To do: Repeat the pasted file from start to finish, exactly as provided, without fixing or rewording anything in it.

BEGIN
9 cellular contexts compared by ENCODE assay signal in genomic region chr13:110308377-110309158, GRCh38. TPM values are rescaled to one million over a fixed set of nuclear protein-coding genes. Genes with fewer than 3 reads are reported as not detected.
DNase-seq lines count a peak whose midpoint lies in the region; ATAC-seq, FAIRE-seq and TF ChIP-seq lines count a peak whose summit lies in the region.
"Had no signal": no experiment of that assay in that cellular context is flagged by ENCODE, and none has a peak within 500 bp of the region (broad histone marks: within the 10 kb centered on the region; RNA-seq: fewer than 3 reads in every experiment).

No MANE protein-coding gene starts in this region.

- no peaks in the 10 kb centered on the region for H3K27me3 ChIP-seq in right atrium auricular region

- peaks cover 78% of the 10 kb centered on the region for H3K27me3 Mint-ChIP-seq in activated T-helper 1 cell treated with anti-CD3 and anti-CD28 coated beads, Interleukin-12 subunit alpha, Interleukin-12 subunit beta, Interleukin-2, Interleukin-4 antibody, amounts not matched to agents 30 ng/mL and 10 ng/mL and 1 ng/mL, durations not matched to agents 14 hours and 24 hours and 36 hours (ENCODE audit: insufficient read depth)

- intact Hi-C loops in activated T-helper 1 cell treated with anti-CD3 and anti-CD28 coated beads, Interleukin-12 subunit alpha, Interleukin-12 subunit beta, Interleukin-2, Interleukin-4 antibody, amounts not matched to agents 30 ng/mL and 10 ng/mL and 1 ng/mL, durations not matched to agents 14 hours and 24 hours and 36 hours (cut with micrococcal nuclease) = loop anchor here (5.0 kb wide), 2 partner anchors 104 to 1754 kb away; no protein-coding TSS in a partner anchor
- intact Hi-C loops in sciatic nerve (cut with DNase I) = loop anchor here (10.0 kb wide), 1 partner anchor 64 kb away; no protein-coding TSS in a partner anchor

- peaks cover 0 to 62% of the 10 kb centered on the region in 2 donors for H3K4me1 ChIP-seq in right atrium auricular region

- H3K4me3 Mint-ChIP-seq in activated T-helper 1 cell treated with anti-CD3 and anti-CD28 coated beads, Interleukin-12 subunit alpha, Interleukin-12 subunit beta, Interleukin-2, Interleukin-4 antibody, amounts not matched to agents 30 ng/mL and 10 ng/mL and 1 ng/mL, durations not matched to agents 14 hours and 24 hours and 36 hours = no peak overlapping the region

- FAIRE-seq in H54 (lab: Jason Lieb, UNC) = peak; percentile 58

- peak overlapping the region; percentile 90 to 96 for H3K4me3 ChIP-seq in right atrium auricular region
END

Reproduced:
9 cellular contexts compared by ENCODE assay signal in genomic region chr13:110308377-110309158, GRCh38. TPM values are rescaled to one million over a fixed set of nuclear protein-coding genes. Genes with fewer than 3 reads are reported as not detected.
DNase-seq lines count a peak whose midpoint lies in the region; ATAC-seq, FAIRE-seq and TF ChIP-seq lines count a peak whose summit lies in the region.
"Had no signal": no experiment of that assay in that cellular context is flagged by ENCODE, and none has a peak within 500 bp of the region (broad histone marks: within the 10 kb centered on the region; RNA-seq: fewer than 3 reads in every experiment).

No MANE protein-coding gene starts in this region.

- no peaks in the 10 kb centered on the region for H3K27me3 ChIP-seq in right atrium auricular region

- peaks cover 78% of the 10 kb centered on the region for H3K27me3 Mint-ChIP-seq in activated T-helper 1 cell treated with anti-CD3 and anti-CD28 coated beads, Interleukin-12 subunit alpha, Interleukin-12 subunit beta, Interleukin-2, Interleukin-4 antibody, amounts not matched to agents 30 ng/mL and 10 ng/mL and 1 ng/mL, durations not matched to agents 14 hours and 24 hours and 36 hours (ENCODE audit: insufficient read depth)

- intact Hi-C loops in activated T-helper 1 cell treated with anti-CD3 and anti-CD28 coated beads, Interleukin-12 subunit alpha, Interleukin-12 subunit beta, Interleukin-2, Interleukin-4 antibody, amounts not matched to agents 30 ng/mL and 10 ng/mL and 1 ng/mL, durations not matched to agents 14 hours and 24 hours and 36 hours (cut with micrococcal nuclease) = loop anchor here (5.0 kb wide), 2 partner anchors 104 to 1754 kb away; no protein-coding TSS in a partner anchor
- intact Hi-C loops in sciatic nerve (cut with DNase I) = loop anchor here (10.0 kb wide), 1 partner anchor 64 kb away; no protein-coding TSS in a partner anchor

- peaks cover 0 to 62% of the 10 kb centered on the region in 2 donors for H3K4me1 ChIP-seq in right atrium auricular region

- H3K4me3 Mint-ChIP-seq in activated T-helper 1 cell treated with anti-CD3 and anti-CD28 coated beads, Interleukin-12 subunit alpha, Interleukin-12 subunit beta, Interleukin-2, Interleukin-4 antibody, amounts not matched to agents 30 ng/mL and 10 ng/mL and 1 ng/mL, durations not matched to agents 14 hours and 24 hours and 36 hours = no peak overlapping the region

- FAIRE-seq in H54 (lab: Jason Lieb, UNC) = peak; percentile 58

- peak overlapping the region; percentile 90 to 96 for H3K4me3 ChIP-seq in right atrium auricular region